February 23, 2016
ISLAMABAD – Diplomats from Afghanistan, Pakistan, China and the United States have begun a new round of four-way discussions in Kabul amid expectations the delegates will set a date and venue for the direct peace talks the Afghan government wants to conduct with the Taliban.In a speech to the delegates Tuesday, Afghan Foreign Minister Salahuddin Rabbani reiterated the call for the Taliban, the Hizb-e-Islamic, and other armed factions to join the talks.
He said that the four-nation group has already prepared a “framework or road map” for peace talks and hoped Tuesday’s meeting will be able to ascertain and propose details such as date and venue for direct negotiations with the Taliban before the end of this month.
The Taliban, however, has not yet indicated whether it intends to join the peace process. Instead the Taliban has intensified its insurgent activities and extended its control or influence to an estimated 30 percent Afghan territory over the past year.
Minister Rabbani emphasized the need for a “considerable reduction” in insurgent violence among other confidence building measures, saying it will help “our peace efforts to succeed.” He again warned that Afghan security forces are ready to deal with Taliban factions who refuse to join peace talks and continue to commit bloodshed in the country.
While the Taliban has not immediately commented on Afghan Foreign Minister Rabbani’s latest offer of peace talks, the head of Hizb-e-Islami’s political wing, Ghairat Baheer, told VOA his group is considering Kabul’s offer.
“We are seriously discussing it and considering it. Our preference is that Afghans should be allowed to settle their own problems by themselves without foreign intervention and foreign mediation. But since the new situation emerged so we will be considering it again,” Baheer told VOA.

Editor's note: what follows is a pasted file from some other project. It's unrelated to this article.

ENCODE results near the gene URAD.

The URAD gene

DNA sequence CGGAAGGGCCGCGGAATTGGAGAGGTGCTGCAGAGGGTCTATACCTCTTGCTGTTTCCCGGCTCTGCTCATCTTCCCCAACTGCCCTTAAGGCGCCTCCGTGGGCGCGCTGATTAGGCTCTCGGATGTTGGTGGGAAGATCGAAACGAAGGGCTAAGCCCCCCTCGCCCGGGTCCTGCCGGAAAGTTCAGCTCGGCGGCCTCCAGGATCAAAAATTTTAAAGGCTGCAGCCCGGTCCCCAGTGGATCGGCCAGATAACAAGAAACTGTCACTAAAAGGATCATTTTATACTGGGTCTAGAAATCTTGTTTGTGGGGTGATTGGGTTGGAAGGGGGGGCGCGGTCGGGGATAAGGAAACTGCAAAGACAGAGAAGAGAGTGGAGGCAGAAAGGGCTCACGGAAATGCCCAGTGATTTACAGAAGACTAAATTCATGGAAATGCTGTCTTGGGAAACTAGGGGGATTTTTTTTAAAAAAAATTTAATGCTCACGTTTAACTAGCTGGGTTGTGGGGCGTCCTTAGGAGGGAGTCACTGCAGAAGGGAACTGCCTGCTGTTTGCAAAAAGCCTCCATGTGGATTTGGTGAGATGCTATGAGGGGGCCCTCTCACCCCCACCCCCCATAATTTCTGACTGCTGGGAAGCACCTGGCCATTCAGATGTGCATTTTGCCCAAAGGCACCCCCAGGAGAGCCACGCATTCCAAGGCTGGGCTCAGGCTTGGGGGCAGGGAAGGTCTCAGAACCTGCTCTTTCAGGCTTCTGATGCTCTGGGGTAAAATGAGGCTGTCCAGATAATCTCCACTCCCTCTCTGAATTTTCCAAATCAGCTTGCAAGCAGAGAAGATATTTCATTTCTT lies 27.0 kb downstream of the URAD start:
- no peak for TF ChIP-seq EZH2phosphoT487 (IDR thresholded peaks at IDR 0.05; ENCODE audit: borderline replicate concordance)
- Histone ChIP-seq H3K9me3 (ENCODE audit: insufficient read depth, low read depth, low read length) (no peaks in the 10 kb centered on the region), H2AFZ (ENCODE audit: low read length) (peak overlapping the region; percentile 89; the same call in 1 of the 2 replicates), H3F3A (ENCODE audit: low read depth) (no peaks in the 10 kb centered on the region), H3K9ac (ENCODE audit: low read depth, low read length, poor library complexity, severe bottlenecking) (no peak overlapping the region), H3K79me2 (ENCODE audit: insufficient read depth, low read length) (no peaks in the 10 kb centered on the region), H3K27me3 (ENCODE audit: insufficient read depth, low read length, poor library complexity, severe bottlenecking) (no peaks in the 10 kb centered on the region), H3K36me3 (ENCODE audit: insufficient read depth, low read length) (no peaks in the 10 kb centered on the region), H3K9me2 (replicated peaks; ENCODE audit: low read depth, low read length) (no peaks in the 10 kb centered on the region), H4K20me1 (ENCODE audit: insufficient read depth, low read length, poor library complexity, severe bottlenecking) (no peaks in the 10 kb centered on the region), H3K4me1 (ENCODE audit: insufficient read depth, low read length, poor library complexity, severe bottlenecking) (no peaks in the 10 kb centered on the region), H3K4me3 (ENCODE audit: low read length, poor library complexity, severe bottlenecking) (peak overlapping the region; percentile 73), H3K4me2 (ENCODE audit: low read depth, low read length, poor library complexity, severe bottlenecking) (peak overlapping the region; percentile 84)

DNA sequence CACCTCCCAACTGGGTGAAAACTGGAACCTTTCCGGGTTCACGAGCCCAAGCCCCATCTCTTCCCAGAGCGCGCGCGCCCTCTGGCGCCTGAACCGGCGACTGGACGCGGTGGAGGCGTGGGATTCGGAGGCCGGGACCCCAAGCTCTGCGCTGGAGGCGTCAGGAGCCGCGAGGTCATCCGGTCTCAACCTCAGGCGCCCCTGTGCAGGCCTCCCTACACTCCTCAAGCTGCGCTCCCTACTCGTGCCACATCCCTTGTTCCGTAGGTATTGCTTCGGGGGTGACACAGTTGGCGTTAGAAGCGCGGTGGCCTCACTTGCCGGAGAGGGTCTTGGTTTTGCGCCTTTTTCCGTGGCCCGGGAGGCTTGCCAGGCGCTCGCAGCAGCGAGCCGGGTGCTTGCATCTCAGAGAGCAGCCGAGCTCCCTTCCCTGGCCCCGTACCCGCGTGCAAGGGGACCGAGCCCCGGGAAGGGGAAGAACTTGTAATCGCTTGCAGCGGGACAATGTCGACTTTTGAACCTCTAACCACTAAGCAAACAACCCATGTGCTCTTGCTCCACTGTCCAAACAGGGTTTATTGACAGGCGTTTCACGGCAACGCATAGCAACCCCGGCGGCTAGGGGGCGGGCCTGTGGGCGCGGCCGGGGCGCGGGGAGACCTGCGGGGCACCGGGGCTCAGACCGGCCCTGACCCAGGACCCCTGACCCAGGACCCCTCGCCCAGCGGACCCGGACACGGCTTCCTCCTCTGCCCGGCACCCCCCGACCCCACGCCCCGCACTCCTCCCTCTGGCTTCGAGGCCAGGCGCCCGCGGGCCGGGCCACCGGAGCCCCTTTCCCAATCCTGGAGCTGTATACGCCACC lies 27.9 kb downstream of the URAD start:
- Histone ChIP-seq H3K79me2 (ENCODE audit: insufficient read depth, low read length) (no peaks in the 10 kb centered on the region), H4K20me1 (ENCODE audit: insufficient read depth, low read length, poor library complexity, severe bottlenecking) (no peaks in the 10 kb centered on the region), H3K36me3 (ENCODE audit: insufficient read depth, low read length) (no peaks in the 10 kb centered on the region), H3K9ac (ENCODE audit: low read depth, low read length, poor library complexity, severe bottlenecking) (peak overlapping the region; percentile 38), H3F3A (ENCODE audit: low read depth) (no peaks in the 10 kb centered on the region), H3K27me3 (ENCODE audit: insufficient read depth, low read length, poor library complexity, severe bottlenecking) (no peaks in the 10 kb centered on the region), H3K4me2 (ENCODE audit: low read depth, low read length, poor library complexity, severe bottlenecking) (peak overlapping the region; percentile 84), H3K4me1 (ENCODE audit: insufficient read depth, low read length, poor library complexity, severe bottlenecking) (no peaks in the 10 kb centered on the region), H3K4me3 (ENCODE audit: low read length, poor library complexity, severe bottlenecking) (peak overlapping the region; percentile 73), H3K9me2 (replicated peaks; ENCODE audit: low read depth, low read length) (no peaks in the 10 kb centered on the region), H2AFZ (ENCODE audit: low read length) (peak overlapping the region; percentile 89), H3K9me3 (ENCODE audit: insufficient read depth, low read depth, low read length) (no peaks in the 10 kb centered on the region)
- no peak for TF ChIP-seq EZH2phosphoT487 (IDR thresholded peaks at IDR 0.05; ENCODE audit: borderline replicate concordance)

Hizb-e-Islami is the country’s second largest insurgent group.
A Taliban spokesman when contacted by VOA would not directly comment on Rabbani’s call for the group to join the peace process and referred to its stated public position that calls for among other steps withdrawal of all international forces from Afghanistan before starting any peace process.
The United Nations says the Afghan conflict continues to hurt more and more civilians and documented record levels of more than 11-thousand civilian casualties, including dead and wounded in 2015.
UN Afghan mission’s chief Nicholas Haysom while releasing details of the civilian casualties earlier this week emphasized the need for a political settlement to bring an end to sufferings of non-combatants in Afghanistan.
“Without peace there is very low prospect of dealing not only with civilian casualties but an improvement in the quality of life and in the economic opportunities of the nation,” said Haysom.
Persuade armed groups
Separately, Afghan President Ashraf Ghani appointed and introduced the new head of the High Peace Council tasked to persuade armed groups to end violence and join the national political reconciliation process.
The council’s new chief, Pir Sayed Ahmad Gilani, is a prominent Afghan jihadi leader who enjoys respect among the tribes across Afghanistan.
Former President Hamid Karzai set up the council in 2010 for assisting the government in its efforts to promote peace and reconciliation with armed opposition groups.
But the panel, which consists of prominent Afghan religious and political as well as jihadi personalities, has so far failed to achieve any significant breakthrough amid growing demands for the council’s dissolution to save critical state financial resources.